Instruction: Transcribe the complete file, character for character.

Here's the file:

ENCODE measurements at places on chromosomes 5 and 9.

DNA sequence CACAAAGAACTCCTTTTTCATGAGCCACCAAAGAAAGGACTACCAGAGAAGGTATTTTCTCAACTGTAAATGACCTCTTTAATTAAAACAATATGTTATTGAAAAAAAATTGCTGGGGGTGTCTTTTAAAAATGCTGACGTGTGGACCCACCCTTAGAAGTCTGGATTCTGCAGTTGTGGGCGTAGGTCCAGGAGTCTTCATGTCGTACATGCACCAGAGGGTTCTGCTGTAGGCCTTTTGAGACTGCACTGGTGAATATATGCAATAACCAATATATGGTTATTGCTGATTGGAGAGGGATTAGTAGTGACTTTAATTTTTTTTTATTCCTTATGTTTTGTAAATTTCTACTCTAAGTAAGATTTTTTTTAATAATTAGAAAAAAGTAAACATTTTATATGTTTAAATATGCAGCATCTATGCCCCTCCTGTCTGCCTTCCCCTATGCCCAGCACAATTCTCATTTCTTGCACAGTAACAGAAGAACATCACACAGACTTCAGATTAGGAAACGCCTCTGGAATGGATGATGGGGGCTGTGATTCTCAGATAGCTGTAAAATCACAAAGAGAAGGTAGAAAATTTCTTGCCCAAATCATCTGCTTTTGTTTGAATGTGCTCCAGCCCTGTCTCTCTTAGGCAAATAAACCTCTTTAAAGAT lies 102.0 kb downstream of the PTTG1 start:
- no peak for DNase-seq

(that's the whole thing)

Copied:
ENCODE measurements at places on chromosomes 5 and 9.

DNA sequence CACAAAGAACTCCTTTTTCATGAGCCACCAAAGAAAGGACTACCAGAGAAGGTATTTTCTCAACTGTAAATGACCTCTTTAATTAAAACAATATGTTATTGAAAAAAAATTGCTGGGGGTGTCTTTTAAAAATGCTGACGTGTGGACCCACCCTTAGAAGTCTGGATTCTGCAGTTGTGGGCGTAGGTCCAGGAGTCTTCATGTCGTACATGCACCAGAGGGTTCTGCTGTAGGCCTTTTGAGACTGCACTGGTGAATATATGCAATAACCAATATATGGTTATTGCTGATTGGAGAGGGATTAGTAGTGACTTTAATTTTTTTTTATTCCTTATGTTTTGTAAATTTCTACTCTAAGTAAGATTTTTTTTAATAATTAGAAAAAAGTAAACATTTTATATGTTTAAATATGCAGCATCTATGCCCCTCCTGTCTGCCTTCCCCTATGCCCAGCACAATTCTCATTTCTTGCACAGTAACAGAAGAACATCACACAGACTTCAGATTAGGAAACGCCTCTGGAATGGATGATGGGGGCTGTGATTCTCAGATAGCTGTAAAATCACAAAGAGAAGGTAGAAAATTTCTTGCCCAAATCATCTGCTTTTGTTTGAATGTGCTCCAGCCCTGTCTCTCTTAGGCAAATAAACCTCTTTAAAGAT lies 102.0 kb downstream of the PTTG1 start:
- no peak for DNase-seq